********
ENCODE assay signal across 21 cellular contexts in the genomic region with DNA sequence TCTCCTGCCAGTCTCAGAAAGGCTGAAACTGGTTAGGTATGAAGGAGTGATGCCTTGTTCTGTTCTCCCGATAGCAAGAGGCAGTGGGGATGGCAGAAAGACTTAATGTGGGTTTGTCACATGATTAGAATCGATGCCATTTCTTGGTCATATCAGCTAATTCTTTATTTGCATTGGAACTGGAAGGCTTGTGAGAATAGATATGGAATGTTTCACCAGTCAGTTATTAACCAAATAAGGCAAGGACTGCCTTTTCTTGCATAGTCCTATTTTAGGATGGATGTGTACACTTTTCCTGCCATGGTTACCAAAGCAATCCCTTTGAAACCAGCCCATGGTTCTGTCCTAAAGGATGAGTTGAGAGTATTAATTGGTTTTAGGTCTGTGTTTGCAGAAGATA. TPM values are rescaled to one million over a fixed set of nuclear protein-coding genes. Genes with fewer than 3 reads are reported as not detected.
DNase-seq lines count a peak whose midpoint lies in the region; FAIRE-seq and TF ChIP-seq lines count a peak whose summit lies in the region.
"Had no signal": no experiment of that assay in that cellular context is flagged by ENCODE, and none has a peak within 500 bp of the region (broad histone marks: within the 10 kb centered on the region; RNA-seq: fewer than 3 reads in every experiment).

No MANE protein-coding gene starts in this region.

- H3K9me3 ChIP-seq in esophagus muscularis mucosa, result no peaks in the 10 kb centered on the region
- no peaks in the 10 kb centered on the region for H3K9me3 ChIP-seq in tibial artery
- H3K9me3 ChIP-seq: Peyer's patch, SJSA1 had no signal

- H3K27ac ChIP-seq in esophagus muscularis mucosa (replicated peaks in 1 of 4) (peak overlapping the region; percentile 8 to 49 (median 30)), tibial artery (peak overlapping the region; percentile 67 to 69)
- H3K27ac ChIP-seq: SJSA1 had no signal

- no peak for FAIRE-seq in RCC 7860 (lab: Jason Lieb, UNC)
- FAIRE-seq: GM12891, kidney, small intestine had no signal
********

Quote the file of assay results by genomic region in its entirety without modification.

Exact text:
ENCODE assay signal across 21 cellular contexts in the genomic region with DNA sequence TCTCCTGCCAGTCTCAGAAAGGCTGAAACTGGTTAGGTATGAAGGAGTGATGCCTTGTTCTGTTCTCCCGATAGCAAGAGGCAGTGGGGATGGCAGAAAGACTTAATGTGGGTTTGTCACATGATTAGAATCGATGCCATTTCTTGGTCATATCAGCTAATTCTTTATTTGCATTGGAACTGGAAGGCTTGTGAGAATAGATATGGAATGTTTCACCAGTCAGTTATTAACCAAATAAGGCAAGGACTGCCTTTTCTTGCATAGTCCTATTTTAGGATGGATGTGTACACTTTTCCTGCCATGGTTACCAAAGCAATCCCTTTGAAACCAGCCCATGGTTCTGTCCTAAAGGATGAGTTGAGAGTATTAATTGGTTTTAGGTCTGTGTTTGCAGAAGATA. TPM values are rescaled to one million over a fixed set of nuclear protein-coding genes. Genes with fewer than 3 reads are reported as not detected.
DNase-seq lines count a peak whose midpoint lies in the region; FAIRE-seq and TF ChIP-seq lines count a peak whose summit lies in the region.
"Had no signal": no experiment of that assay in that cellular context is flagged by ENCODE, and none has a peak within 500 bp of the region (broad histone marks: within the 10 kb centered on the region; RNA-seq: fewer than 3 reads in every experiment).

No MANE protein-coding gene starts in this region.

- H3K9me3 ChIP-seq in esophagus muscularis mucosa, result no peaks in the 10 kb centered on the region
- no peaks in the 10 kb centered on the region for H3K9me3 ChIP-seq in tibial artery
- H3K9me3 ChIP-seq: Peyer's patch, SJSA1 had no signal

- H3K27ac ChIP-seq in esophagus muscularis mucosa (replicated peaks in 1 of 4) (peak overlapping the region; percentile 8 to 49 (median 30)), tibial artery (peak overlapping the region; percentile 67 to 69)
- H3K27ac ChIP-seq: SJSA1 had no signal

- no peak for FAIRE-seq in RCC 7860 (lab: Jason Lieb, UNC)
- FAIRE-seq: GM12891, kidney, small intestine had no signal